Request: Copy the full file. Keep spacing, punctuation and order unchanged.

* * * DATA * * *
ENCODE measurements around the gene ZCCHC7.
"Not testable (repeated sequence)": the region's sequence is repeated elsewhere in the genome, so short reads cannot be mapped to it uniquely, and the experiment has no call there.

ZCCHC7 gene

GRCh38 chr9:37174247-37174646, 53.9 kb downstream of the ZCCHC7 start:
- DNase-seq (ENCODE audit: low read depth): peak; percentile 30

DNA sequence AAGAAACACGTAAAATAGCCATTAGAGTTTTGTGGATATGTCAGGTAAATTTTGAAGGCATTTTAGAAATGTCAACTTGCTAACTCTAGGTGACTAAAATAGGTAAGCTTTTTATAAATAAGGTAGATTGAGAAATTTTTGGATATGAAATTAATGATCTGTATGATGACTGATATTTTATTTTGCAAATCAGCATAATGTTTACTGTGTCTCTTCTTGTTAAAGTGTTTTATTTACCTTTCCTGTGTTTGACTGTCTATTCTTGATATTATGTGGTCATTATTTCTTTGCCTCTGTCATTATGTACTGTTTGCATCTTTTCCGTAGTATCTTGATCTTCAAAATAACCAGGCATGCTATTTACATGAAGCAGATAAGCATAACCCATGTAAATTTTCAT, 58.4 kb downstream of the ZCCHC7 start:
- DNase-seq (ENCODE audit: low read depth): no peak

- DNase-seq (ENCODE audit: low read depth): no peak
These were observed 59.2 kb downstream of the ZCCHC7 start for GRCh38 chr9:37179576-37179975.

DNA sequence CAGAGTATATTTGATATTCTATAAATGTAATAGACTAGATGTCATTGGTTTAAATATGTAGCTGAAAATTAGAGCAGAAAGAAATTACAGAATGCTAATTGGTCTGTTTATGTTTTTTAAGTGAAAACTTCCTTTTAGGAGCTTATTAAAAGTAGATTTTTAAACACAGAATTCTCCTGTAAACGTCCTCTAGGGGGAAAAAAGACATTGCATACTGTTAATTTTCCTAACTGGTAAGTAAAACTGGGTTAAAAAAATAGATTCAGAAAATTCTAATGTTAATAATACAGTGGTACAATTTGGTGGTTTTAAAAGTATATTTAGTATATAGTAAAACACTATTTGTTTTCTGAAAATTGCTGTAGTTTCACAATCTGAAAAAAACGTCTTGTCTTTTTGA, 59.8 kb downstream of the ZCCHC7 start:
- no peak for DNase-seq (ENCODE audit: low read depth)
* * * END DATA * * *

ENCODE measurements around the gene ZCCHC7.
"Not testable (repeated sequence)": the region's sequence is repeated elsewhere in the genome, so short reads cannot be mapped to it uniquely, and the experiment has no call there.

ZCCHC7 gene

GRCh38 chr9:37174247-37174646, 53.9 kb downstream of the ZCCHC7 start:
- DNase-seq (ENCODE audit: low read depth): peak; percentile 30

DNA sequence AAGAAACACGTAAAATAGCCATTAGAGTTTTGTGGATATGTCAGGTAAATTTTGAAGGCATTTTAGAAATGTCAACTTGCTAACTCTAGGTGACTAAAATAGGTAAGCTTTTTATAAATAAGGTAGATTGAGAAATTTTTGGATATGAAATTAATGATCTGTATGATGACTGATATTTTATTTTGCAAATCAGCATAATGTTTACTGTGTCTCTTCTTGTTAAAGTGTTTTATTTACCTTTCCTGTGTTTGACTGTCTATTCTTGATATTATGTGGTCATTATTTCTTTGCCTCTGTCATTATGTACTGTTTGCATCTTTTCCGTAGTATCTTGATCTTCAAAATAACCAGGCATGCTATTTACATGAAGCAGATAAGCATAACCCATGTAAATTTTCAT, 58.4 kb downstream of the ZCCHC7 start:
- DNase-seq (ENCODE audit: low read depth): no peak

- DNase-seq (ENCODE audit: low read depth): no peak
These were observed 59.2 kb downstream of the ZCCHC7 start for GRCh38 chr9:37179576-37179975.

DNA sequence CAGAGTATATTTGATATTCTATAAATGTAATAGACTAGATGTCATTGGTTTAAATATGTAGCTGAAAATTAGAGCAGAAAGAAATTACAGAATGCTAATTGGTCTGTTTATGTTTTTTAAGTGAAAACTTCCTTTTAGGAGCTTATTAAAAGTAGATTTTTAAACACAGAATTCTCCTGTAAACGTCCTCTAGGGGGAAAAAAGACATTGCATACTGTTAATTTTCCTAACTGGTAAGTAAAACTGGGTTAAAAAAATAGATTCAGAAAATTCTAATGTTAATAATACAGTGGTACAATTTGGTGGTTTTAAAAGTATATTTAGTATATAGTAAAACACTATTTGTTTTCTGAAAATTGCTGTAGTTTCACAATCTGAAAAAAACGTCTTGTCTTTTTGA, 59.8 kb downstream of the ZCCHC7 start:
- no peak for DNase-seq (ENCODE audit: low read depth)